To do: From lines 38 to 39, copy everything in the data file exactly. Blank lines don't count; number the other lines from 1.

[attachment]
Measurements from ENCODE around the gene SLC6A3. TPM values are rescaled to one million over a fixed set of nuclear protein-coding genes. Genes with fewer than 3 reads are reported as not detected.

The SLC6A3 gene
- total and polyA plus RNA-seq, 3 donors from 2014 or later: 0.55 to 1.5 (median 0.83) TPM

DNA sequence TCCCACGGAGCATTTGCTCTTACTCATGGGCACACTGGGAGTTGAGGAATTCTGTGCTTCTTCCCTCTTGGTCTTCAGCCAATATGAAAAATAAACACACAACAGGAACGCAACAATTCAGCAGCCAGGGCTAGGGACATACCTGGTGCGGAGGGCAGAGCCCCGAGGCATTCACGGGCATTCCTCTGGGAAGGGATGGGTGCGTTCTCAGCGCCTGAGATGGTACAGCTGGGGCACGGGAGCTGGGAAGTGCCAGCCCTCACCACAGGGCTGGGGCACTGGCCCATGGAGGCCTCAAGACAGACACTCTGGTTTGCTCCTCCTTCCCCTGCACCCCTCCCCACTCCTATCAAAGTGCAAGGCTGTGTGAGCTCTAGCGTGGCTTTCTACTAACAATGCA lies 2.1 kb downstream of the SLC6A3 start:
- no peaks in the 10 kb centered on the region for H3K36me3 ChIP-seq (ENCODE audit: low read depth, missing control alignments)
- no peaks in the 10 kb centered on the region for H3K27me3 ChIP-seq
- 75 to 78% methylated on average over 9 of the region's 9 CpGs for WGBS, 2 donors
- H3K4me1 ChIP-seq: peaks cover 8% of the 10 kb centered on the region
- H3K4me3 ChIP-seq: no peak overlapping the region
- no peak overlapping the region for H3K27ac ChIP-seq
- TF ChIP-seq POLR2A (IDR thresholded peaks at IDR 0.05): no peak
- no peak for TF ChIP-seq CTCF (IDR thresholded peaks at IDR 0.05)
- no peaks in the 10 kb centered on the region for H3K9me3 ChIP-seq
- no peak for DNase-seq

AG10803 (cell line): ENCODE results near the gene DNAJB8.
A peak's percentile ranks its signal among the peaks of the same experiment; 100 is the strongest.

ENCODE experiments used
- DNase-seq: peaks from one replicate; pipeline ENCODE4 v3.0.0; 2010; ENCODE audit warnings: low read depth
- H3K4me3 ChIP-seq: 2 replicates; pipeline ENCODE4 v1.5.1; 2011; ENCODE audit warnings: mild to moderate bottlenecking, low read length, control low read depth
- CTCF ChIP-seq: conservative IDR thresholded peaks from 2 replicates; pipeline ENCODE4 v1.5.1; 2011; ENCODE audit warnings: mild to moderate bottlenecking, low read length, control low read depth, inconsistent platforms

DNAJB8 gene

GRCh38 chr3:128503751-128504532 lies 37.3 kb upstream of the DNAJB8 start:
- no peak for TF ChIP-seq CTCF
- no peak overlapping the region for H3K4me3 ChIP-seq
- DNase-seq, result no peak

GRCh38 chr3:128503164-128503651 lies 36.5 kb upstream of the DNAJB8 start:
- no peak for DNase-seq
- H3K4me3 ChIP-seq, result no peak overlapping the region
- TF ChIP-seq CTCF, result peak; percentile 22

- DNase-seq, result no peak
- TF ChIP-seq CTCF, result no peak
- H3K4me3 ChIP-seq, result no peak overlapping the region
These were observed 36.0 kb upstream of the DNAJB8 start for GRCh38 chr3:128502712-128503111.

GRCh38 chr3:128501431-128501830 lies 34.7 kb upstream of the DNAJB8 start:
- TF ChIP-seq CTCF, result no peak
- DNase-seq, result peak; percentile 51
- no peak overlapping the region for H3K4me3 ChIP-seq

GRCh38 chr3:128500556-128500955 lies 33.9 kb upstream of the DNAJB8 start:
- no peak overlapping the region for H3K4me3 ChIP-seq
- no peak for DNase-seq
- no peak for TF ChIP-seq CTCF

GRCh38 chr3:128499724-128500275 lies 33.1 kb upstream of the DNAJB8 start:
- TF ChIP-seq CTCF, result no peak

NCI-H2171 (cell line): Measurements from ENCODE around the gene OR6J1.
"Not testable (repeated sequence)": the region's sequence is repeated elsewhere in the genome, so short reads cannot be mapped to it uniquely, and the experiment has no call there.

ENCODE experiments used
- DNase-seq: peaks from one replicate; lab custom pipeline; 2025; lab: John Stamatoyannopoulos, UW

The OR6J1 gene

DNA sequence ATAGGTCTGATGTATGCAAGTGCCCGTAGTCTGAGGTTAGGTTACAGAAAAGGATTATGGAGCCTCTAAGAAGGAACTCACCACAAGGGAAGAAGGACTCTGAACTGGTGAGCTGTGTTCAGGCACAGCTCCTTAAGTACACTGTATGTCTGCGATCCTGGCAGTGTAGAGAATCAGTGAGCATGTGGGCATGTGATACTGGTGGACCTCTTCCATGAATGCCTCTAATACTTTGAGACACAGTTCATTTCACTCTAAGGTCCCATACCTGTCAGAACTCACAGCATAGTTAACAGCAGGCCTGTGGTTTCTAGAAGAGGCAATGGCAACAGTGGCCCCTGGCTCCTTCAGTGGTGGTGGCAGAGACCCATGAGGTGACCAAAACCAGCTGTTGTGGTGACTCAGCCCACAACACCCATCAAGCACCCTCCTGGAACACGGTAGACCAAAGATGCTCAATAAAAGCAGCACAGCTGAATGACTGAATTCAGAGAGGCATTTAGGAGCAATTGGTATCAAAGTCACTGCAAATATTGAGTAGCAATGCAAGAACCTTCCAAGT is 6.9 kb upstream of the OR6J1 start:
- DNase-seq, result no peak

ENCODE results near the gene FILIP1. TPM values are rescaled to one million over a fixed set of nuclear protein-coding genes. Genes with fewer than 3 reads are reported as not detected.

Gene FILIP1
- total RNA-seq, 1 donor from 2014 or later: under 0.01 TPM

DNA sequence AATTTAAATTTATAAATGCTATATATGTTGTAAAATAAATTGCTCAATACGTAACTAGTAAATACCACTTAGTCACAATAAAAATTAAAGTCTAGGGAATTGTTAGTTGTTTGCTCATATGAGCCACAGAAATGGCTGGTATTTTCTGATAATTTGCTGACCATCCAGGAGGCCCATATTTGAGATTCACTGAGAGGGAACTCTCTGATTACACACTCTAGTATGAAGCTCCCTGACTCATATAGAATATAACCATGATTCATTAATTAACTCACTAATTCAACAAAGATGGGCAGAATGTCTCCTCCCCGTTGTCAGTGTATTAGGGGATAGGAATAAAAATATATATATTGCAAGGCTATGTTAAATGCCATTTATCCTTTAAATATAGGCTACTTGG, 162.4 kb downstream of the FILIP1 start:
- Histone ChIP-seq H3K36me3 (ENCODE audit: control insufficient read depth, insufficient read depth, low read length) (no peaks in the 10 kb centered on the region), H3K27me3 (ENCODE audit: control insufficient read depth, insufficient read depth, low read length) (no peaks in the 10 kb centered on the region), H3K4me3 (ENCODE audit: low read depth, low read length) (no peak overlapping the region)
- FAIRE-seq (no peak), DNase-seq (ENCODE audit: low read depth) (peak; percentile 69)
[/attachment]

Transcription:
GRCh38 chr3:128500556-128500955 lies 33.9 kb upstream of the DNAJB8 start:
- no peak overlapping the region for H3K4me3 ChIP-seq